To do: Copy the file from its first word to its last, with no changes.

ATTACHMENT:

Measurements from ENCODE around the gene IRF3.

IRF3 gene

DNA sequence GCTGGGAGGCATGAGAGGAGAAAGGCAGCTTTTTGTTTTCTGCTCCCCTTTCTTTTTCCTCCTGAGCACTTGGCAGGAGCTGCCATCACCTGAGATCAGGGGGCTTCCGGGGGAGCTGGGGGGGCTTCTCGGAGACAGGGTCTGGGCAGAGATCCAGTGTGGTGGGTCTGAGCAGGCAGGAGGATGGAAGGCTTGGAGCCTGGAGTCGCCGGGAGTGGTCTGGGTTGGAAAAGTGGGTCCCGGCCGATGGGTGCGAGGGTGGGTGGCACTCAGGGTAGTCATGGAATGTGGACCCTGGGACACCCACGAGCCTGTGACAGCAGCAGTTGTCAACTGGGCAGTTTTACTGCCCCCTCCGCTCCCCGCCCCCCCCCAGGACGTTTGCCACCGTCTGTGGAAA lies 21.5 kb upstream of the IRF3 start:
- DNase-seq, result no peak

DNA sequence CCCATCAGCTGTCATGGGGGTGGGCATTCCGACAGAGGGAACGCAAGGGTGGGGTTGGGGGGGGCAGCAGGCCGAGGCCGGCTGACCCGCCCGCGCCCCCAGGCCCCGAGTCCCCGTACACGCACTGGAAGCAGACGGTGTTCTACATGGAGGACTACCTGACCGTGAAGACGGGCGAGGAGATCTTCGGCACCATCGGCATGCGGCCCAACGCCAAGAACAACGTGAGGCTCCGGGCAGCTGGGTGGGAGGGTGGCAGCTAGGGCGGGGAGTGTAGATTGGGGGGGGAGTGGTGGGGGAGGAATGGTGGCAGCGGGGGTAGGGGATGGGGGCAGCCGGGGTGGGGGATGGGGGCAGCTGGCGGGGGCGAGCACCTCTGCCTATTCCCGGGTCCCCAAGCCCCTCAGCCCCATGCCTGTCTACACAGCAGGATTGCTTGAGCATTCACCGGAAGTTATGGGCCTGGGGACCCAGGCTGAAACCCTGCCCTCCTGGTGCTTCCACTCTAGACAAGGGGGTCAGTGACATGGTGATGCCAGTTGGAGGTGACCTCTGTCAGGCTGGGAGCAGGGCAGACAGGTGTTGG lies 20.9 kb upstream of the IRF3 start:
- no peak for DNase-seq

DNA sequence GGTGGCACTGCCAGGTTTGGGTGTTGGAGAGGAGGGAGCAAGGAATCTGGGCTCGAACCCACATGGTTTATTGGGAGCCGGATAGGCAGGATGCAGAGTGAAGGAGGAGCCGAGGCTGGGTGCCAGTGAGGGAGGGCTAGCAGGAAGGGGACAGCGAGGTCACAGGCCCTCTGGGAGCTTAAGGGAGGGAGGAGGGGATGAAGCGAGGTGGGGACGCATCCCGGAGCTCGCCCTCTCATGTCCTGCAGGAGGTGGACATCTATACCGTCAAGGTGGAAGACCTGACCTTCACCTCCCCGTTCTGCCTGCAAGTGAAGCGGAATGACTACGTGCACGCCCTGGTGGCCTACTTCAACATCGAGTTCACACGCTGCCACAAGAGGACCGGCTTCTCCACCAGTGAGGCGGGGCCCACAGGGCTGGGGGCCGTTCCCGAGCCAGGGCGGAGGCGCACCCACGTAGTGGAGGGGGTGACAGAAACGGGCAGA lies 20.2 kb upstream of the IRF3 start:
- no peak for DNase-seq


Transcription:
Measurements from ENCODE around the gene IRF3.

IRF3 gene

DNA sequence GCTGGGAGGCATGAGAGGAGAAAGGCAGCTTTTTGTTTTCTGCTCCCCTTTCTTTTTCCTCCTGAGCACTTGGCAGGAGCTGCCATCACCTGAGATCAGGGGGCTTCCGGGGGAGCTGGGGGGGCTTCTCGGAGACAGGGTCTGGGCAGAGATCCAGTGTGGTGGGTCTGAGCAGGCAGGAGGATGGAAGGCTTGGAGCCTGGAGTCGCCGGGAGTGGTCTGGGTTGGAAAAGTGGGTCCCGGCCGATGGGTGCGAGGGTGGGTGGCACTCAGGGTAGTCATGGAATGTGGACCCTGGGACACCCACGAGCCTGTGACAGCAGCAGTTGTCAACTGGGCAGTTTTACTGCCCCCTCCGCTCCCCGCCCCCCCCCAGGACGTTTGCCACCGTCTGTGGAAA lies 21.5 kb upstream of the IRF3 start:
- DNase-seq, result no peak

DNA sequence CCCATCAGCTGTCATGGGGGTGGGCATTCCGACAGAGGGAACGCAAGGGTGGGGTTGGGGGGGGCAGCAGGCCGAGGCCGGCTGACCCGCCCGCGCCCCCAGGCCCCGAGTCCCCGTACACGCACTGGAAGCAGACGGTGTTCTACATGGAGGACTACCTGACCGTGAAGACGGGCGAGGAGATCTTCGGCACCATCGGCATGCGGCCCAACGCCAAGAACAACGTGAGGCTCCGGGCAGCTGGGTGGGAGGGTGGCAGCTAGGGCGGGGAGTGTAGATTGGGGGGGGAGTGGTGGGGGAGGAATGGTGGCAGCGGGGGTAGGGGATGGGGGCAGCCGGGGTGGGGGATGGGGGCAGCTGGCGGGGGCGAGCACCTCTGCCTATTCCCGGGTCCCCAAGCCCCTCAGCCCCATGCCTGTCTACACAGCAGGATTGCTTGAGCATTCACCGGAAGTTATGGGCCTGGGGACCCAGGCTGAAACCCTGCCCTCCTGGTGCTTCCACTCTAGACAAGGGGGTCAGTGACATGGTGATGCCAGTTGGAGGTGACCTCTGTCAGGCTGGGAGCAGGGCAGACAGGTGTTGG lies 20.9 kb upstream of the IRF3 start:
- no peak for DNase-seq

DNA sequence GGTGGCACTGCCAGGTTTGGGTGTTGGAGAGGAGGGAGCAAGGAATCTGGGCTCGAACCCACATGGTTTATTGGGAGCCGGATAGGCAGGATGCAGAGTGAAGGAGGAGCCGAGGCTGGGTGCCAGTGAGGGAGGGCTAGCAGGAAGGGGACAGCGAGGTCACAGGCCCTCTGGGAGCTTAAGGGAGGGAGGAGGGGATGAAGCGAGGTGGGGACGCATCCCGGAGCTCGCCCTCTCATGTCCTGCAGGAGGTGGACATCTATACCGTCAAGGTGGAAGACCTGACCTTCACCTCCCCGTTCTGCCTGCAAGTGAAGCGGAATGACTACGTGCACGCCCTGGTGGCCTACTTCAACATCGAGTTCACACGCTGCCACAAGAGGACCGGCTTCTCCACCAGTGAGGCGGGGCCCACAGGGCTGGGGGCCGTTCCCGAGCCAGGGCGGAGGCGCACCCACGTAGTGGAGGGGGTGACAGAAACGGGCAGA lies 20.2 kb upstream of the IRF3 start:
- no peak for DNase-seq